Now that the IASB has issued its clarifications to IFRS 15, we have the final version of the standard that you will be required to apply by 2018.
The final standard includes clarifications and further examples on how to apply certain aspects of the five-step recognition model, as well as additional practical expedients to apply on transition.
Almost all companies are affected by IFRS 15, but if you are in the telecom, software, engineering, construction or real estate industries, then you are likely to see more significant changes.
“If you haven’t yet engaged with IFRS 15, then it’s time to assess the extent of the impact, so that you can address the wider business implications – and meet the expectations of your stakeholders and regulators.”
KPMG’s global IFRS revenue recognition deputy leader
Our First Impressions publication has been fully revised and updated to provide a digestible introduction to the clarified version of IFRS 15. The second edition of our Issues In-Depth guide gives our detailed analysis.
IFRS 15: Key facts
The new standard may have a significant impact on how and when you recognise revenue, with new estimates and judgements, and the possibility of revenue recognition being accelerated or deferred. Even if you find that transition will be easier for your company, you will still be subject to extensive new disclosure requirements.
“For many organisations, the new standard will have a broad impact – not just changing the amounts and timing of revenue, but requiring an overhaul of the core systems used to produce the numbers.”
KPMG’s global IFRS revenue recognition leader
You need to assess the extent of the standard’s impacts so that you can address the wider business implications. Investors, analysts and other stakeholders will also want to understand the impact on your business, so you’ll need to consider how the standard affects:
The new effective date is 1 January 2018. Decisions need to be made soon on which transition approach to adopt – retrospective or cumulative effect.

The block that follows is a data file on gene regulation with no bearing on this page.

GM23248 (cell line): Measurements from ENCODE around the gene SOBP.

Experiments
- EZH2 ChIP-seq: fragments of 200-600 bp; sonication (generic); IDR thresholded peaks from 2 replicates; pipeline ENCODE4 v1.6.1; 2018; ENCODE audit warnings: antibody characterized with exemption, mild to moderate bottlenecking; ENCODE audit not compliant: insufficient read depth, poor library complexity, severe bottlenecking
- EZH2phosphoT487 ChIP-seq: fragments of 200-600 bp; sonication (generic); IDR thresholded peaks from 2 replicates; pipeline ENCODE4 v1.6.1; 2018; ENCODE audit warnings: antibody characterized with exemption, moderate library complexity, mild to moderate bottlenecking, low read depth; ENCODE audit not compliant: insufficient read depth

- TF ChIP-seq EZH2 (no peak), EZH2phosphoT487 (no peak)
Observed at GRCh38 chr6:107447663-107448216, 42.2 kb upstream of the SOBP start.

Our updated publication, Revenue – Transition options, can help you understand the best option for your business. In the meantime, consider which transition approach other companies in your industry might select: retrospective application is likely to be challenging despite the practical expedients available.
Companies are frequently surprised at the length and complexity of the implementation phase so it’s time to engage. If you haven’t done so already, look at your customer contracts now. It’s time for all companies to engage and meet regulator and stakeholder expectations.
Our IFRS – Revenue hot topics page presents our latest thinking on the new revenue standard, along with our commentary on emerging implementation issues.
This web article is also available in print-friendly format.
A fully revised edition of our Issues In-Depth provides our detailed analysis, pooling the insights and experience of our revenue recognition teams globally to guide you through the requirements of the new standard.
It illustrates the main points with industry-specific examples and explains our emerging thinking on key interpretative issues.
It also addresses the question ‘how does this compare with my current accounting?' by including comparisons with current IFRS and US GAAP requirements.
We will continue to update and re-issue our series of industry-specific publications, looking at what the new standard could mean for a range of different sectors.
You may also find our Guide to annual financial statements – IFRS 15 supplement helpful.
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